Immediately after sharing the first of my series of articles searching for the worst defenders in New York Mets history, people began to jump to conclusions. That’s what happens when a player has a reputation. It’s what has happened for Marvelous Marv Throneberry.
Known best for his lack of defensive skills, people immediately assumed the answer to the question “Who is the worst defender in Mets history?” must be him.
And while 17 errors as a first baseman in only 879 chances back in 1962 is horrendous, numbers do what Throneberry never did well: they defend him.
Marv Throneberry was an awful Mets defender on a team that couldn’t field
The 1962 Mets had four guys commit 20 or more errors with Rod Kanehl leading the way with 32 of them. Charlie Neal had the worst Rtot and the worst defense WAR belonged to Frank Thomas.
Throneberry was right there with the rest of them but not the leader in any of these categories. Maybe it’s because he played in fewer games than some of the other guys. Or maybe he just wasn’t as pitiful with a glove as the legend goes.
The .981 fielding percentage Throneberry put together in that inaugural Mets season did become an all-time low for major league first basemen and would not be matched until Cesar Cedeno did the same in 1979.
Fielding statistics are hard to find especially when looking at it from such a major historic scope. Defenders got better in some ways since Throneberry’s time. Official scorers also became kinder. I would guess that maybe only a player or two managed to again have a fielding percentage at or below what Throneberry did in 1962. With the addition of the DH, many who would have challenged or surpassed him found new homes in the American League.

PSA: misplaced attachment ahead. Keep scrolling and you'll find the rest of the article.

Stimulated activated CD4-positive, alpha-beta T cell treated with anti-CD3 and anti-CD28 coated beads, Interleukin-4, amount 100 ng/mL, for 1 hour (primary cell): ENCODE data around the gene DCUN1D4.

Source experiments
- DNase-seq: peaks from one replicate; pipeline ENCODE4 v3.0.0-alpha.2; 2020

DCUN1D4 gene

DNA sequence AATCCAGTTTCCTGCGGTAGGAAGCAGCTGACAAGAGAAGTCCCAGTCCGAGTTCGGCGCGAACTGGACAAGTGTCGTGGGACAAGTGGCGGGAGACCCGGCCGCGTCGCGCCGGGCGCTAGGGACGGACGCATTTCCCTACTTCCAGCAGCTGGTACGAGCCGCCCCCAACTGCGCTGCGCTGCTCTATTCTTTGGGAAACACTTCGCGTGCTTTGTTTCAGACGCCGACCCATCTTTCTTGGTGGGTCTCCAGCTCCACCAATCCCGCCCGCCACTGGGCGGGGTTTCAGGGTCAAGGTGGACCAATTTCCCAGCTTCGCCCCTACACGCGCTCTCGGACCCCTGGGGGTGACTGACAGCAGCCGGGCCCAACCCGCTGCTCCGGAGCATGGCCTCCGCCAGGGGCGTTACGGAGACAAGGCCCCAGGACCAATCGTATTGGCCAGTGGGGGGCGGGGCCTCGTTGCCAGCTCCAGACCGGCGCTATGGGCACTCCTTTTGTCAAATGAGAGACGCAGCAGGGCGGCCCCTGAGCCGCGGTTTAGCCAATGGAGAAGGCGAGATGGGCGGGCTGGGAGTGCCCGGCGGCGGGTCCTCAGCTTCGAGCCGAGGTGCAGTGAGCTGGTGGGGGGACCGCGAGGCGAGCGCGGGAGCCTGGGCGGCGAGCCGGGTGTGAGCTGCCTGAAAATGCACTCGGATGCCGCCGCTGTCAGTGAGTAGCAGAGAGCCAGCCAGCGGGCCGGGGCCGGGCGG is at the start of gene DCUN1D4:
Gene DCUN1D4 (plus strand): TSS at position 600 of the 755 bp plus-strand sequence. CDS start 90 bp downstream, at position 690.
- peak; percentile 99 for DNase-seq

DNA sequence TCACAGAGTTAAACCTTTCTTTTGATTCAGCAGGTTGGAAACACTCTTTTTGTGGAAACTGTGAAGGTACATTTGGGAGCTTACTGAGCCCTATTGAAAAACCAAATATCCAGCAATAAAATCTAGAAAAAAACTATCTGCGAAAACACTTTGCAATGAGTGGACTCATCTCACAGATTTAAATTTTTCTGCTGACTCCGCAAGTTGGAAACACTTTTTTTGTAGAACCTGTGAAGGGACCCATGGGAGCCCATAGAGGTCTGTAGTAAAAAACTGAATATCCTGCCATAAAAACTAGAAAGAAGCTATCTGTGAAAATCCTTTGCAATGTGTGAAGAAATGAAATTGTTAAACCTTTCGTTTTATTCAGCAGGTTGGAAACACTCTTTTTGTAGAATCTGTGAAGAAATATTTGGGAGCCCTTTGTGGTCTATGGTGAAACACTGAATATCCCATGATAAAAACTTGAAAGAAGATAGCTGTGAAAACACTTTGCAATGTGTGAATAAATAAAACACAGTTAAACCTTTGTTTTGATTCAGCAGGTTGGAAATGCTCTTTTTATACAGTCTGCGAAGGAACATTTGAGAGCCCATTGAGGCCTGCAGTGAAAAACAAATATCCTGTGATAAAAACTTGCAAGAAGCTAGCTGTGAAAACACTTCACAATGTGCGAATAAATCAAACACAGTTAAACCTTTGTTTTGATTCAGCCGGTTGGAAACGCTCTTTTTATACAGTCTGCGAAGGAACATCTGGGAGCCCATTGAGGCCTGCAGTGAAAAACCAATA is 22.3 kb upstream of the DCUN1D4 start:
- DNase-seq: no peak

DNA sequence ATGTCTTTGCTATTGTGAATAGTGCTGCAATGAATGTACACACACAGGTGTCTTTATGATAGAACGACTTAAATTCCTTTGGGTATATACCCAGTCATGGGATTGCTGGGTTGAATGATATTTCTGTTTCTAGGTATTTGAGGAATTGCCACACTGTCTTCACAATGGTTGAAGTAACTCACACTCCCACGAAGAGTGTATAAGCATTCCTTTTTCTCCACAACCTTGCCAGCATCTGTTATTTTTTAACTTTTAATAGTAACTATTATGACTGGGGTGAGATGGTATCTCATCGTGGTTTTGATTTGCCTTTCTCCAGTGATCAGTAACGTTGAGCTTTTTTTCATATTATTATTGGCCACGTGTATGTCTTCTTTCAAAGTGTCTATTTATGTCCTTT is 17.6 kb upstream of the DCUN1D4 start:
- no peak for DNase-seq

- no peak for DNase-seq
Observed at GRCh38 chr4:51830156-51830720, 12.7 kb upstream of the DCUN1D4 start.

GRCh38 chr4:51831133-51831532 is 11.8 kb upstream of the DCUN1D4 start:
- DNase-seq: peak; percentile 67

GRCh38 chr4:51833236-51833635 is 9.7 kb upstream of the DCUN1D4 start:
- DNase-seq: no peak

Throneberry may very well be the worst defensive player to ever put on a Mets uniform. He isn’t a leader in any of the major defensive categories because Casey Stengel didn’t give him the opportunity to play enough and make even more mistakes.
When any of us think of bad Mets defense, it’s always Throneberry who comes to mind first. I don’t know if that’s so far.
Taking a chance, I skipped ahead to 2002 to see what Mo Vaughn did with the Mets. In more chances, he made 18 errors at first base and had other numbers worse than Throneberry’s totals 40 years earlier. However, Vaughn did have a fielding percentage of .984 which still beats Throneberry and his most iconic poor defensive statistic.
I still have a couple more decades to cover. And even if something else is uncovered, Throneberry’s reputation isn’t disappearing.